Action for founders: Invest time in getting a sense for market scale, and how that can be broken down by different needs-based segments. There is no need to do a large expensive market study early on, but you should have a good feel for the scale of the market and where the value pools are.
Axiom 2 infers repeatability but it’s worth calling out separately as it’s so fundamental to the definition. The value that a new invention/proposition creates has to be repeatable across the market i.e. the invention has to fit a market as a whole not just individual customers. Founders are in the business of building repeatable, scalable products where the same product can be sold to multiple customers, not where every customer sale is a bespoke project.
Building highly customised propositions can generate significant revenue in the short term, but isn’t particularly scalable and will act as a drag on growth. Early stage investors, including at Notion Capital sometimes invest in a start-up partly on the basis that it has achieved a high level of fit for a marque logo. The assumption is that success can be replicated in logos which look similar. Unfortunately this is not always the case, and to create repeatability the business needs to either pivot its solution or the market it’s targeting.
Action for founders: Do not assume that just because you have created something valuable for a large customer that is paying a lot, that your solution will create value in a repeatable way for similar looking customers. Get to the bottom of which customer needs are driving fit, avoiding reliance on descriptive customer characteristics which can be misleading. Test repeatability with similar customers before investing in go-to-market.
Hopefully you have picked up by now that since both value and market scale are continuous variables, so is product-market fit. We can only ever talk about degrees of product-market fit. Statements like “we’ve achieved product-market fit” are unhelpful and can be misleading and potentially dangerous as it can lead to investments into go-to-market built on shaky assumptions. Shortcomings could be driven by the value side (not creating enough value for customers) or due to market scale, which as we will see in axiom 5 is sensitive to how precisely we define the market. It’s also important to remember that the world is dynamic, not static, so the value created for customers and the scale of the market can and will shift over time. Product-market fit is a shifting phenomenon: it shouldn’t be thought of as fixed for the life of the business.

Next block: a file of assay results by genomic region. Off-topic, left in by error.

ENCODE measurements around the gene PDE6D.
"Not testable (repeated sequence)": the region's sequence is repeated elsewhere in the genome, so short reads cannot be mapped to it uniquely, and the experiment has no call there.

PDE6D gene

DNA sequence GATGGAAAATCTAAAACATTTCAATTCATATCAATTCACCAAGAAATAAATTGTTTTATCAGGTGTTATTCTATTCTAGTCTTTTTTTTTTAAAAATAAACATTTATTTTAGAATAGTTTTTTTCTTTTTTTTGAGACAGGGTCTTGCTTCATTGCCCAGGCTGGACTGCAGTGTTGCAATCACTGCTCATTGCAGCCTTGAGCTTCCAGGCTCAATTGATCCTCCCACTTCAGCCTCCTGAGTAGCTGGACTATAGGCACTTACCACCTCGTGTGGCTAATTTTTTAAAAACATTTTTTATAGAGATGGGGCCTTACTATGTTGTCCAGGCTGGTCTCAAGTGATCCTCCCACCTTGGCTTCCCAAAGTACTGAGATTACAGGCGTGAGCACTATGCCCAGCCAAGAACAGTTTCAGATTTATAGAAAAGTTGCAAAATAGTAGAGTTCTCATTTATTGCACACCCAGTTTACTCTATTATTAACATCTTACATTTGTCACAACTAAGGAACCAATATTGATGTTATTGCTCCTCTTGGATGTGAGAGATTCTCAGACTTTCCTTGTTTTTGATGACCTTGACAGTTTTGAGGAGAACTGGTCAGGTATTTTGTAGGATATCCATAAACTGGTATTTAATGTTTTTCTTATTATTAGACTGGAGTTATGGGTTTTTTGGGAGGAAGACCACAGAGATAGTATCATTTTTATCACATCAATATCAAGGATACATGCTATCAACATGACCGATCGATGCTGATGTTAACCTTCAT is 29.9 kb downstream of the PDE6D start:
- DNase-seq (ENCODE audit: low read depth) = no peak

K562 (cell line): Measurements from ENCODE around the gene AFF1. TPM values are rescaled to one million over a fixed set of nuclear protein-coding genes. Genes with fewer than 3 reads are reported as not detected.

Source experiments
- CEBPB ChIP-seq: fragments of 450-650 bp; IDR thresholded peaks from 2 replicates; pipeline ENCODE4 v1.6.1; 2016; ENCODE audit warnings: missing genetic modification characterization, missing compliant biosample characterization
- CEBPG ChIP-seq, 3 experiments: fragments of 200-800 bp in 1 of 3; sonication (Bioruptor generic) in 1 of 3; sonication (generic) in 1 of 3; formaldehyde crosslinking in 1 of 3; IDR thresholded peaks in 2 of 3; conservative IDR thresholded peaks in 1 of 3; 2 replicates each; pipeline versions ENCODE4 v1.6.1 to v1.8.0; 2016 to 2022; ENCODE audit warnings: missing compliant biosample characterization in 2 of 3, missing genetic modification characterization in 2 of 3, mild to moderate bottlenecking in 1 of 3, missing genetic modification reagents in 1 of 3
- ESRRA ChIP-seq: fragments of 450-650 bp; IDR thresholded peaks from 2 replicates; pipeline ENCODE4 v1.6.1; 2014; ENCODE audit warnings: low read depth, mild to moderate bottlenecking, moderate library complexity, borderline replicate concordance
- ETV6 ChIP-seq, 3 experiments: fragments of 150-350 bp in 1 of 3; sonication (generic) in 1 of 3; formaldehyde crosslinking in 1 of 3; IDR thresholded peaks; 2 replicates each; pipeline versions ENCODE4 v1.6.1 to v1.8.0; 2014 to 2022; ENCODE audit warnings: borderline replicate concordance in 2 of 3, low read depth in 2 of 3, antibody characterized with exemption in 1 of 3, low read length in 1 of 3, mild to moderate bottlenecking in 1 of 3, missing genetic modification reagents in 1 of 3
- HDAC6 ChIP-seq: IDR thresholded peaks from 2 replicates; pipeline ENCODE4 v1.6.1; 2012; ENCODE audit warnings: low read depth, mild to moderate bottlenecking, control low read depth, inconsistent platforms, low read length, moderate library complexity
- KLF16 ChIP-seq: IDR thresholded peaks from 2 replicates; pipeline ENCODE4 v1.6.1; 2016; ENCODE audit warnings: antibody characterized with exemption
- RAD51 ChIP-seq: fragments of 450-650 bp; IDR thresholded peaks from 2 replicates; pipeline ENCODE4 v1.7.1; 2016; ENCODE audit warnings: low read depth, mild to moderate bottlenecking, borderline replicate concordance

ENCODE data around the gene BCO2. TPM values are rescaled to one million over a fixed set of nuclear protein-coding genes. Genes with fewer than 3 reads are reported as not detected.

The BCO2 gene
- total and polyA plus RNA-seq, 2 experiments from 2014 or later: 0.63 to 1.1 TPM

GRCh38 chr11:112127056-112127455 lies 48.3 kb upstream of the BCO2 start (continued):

Action for founders: Stamp out language that implies product-market fit is a binary outcome. Be very precise in your definition of segments and markets, and do not treat product-market fit as something that is fixed through time.
Market definitions are really tough to get right, but the degree to which you achieve product-market fit depends heavily upon it. Defining the market too broadly can give a false sense of scale, implying fit where it does not exist. Product-market fit is tightly bound to markets/segments, believing you have a high degree of fit in one market/segment does not mean you will achieve the same degree of fit in another market, which one could think of as different customer verticals, geographies etc. Sounds obvious, and it is, but it still catches investors and founders out.
Think of it as absorbing barriers between markets (a point you reach beyond which you cannot continue), you cannot necessarily extend fit from one market to the next without changing the product. For example, in the diagram below, investing in go-to-market motions in market one based on the success you have in market two could be an extremely costly mistake, a mistake we’ve seen many times.
Action for founders: Segment the market based on true differences in customer needs, which reflect different degrees of product-market fit. Evaluate product-market fit in different segments to help determine go-to-market sequencing and ensure you are not over-investing in growth where you lack product-market fit.